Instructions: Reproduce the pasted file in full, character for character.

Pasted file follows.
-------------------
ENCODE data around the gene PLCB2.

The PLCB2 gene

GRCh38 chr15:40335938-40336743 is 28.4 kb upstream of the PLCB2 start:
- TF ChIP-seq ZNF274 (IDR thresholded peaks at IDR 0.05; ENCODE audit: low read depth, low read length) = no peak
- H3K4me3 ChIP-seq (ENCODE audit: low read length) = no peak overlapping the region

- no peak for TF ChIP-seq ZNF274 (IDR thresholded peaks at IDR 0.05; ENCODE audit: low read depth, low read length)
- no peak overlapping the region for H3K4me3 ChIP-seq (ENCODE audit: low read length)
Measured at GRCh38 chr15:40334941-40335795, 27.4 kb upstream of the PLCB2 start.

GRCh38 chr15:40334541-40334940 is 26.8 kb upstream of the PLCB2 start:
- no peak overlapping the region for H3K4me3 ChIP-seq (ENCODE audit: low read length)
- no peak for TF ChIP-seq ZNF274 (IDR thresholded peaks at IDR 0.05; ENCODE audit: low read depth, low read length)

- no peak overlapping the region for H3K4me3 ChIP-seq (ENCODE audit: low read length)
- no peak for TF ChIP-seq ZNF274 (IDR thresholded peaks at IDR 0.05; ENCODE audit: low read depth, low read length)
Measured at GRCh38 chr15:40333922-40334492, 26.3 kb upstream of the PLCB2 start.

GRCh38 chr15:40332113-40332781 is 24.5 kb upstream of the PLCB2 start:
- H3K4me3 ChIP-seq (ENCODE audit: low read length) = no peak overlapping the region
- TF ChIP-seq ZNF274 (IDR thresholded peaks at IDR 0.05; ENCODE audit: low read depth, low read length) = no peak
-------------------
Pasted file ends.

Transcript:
ENCODE data around the gene PLCB2.

The PLCB2 gene

GRCh38 chr15:40335938-40336743 is 28.4 kb upstream of the PLCB2 start:
- TF ChIP-seq ZNF274 (IDR thresholded peaks at IDR 0.05; ENCODE audit: low read depth, low read length) = no peak
- H3K4me3 ChIP-seq (ENCODE audit: low read length) = no peak overlapping the region

- no peak for TF ChIP-seq ZNF274 (IDR thresholded peaks at IDR 0.05; ENCODE audit: low read depth, low read length)
- no peak overlapping the region for H3K4me3 ChIP-seq (ENCODE audit: low read length)
Measured at GRCh38 chr15:40334941-40335795, 27.4 kb upstream of the PLCB2 start.

GRCh38 chr15:40334541-40334940 is 26.8 kb upstream of the PLCB2 start:
- no peak overlapping the region for H3K4me3 ChIP-seq (ENCODE audit: low read length)
- no peak for TF ChIP-seq ZNF274 (IDR thresholded peaks at IDR 0.05; ENCODE audit: low read depth, low read length)

- no peak overlapping the region for H3K4me3 ChIP-seq (ENCODE audit: low read length)
- no peak for TF ChIP-seq ZNF274 (IDR thresholded peaks at IDR 0.05; ENCODE audit: low read depth, low read length)
Measured at GRCh38 chr15:40333922-40334492, 26.3 kb upstream of the PLCB2 start.

GRCh38 chr15:40332113-40332781 is 24.5 kb upstream of the PLCB2 start:
- H3K4me3 ChIP-seq (ENCODE audit: low read length) = no peak overlapping the region
- TF ChIP-seq ZNF274 (IDR thresholded peaks at IDR 0.05; ENCODE audit: low read depth, low read length) = no peak